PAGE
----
February 29, 2012


Welfare reform worked: The success story among poor mothers shows how public policy can reduce poverty by encouraging individuals to work. (Peter H. Schuck and Ron Haskins, February 28, 2012, LA Times)

The data refute these dire predictions. In fact, according to Census Bureau data, between 1996 and 2000, the percentage of never-married mothers in jobs increased by about a third (to 66%), while the poverty rate for these mothers and their children declined by about a third (to 40%). For the poorest of the poor, this large an improvement based on their own efforts was unprecedented. Since then, two recessions have reduced these gains somewhat; their employment rate is down to 58.7% (still better than for women generally) and their poverty rate is up to 49.3%.

Yet even in the worst recession since the Depression, more are employed and they are less poor than they were before the 1996 law. In fact, researchers Bruce Meyer of the University of Chicago and James Sullivan of Notre Dame have found that if all the work-based benefits given to low-income workers were included -- such benefits are mostly ignored by the official poverty measure -- the incomes of these mothers and children would be even higher and their poverty rate even lower.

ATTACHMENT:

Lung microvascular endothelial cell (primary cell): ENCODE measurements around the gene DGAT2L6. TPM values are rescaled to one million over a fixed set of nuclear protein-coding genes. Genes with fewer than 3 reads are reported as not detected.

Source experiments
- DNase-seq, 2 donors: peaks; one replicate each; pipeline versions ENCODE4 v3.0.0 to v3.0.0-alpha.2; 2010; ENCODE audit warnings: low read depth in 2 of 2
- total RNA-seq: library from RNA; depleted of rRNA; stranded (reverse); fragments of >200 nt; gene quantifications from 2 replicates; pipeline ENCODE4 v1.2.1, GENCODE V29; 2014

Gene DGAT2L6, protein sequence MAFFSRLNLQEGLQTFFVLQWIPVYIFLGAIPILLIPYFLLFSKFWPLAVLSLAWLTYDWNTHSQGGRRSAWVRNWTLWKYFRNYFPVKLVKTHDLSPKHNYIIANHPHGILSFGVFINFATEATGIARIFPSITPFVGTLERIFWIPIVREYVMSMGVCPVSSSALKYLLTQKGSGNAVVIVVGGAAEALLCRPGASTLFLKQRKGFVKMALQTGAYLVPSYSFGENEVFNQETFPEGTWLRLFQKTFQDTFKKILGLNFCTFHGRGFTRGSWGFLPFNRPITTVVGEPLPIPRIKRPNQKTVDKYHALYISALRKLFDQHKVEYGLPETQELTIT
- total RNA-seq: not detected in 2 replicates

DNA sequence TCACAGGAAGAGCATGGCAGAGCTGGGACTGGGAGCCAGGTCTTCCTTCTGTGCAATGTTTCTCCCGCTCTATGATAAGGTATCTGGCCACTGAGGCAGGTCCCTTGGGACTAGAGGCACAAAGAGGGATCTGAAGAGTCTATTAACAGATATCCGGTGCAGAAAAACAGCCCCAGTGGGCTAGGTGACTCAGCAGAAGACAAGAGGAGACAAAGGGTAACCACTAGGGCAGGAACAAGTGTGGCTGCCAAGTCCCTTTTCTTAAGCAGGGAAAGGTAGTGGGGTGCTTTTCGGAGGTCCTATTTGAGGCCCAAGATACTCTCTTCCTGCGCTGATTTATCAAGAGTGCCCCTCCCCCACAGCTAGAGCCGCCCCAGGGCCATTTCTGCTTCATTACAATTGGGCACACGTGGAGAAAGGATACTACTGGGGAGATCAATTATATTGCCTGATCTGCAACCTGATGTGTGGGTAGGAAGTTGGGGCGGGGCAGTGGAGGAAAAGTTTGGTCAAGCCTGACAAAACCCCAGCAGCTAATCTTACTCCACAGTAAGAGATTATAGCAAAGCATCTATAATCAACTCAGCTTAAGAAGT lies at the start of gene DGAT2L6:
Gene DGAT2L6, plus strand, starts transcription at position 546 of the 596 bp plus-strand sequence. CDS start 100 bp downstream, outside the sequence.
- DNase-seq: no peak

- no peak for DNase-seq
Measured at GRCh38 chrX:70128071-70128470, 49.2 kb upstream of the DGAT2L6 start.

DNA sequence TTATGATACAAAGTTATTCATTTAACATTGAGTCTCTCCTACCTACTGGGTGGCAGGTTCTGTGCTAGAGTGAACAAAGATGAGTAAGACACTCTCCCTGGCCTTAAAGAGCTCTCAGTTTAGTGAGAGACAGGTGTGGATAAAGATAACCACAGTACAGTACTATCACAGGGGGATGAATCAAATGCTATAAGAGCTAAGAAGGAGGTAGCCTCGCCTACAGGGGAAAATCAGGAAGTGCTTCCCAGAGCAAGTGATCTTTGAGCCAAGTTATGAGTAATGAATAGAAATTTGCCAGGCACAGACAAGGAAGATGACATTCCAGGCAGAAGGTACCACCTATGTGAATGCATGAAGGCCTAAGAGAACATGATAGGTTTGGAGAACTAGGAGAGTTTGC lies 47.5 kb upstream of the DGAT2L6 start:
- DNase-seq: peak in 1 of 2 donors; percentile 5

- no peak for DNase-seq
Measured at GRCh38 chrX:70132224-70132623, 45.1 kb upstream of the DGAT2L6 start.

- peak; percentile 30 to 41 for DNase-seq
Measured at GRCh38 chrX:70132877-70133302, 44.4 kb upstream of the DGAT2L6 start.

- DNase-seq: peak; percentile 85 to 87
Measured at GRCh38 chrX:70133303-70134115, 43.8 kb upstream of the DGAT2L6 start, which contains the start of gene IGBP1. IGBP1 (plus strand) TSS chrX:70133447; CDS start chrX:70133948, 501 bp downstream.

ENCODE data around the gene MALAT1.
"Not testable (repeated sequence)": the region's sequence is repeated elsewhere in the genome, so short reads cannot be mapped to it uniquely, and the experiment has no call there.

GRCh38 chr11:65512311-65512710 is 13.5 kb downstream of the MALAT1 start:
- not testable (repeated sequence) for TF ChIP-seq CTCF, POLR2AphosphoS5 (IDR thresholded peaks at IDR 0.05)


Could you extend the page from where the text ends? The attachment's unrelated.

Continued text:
The reasons for this policy success are clear, suggesting some lessons for the future. The 1996 law created strong incentives, both positive and negative, for the most uneducated, untrained and unpromising welfare recipients to join the workforce. As shown by their high employment rates, poor mothers responded to these incentives even more resourcefully than most policymakers had expected despite their often chaotic domestic circumstances. The federal law meshed well with many experimental state and local welfare-to-work programs, helping states pay for job search and readiness, health insurance, child care and other vital work support services.

Bill Clinton won two elections on reforming Welfare.  W won two on reforming SS.  Mitt Romney just needs the courage of their convictions.

Posted by at February 29, 2012 8:28 PM

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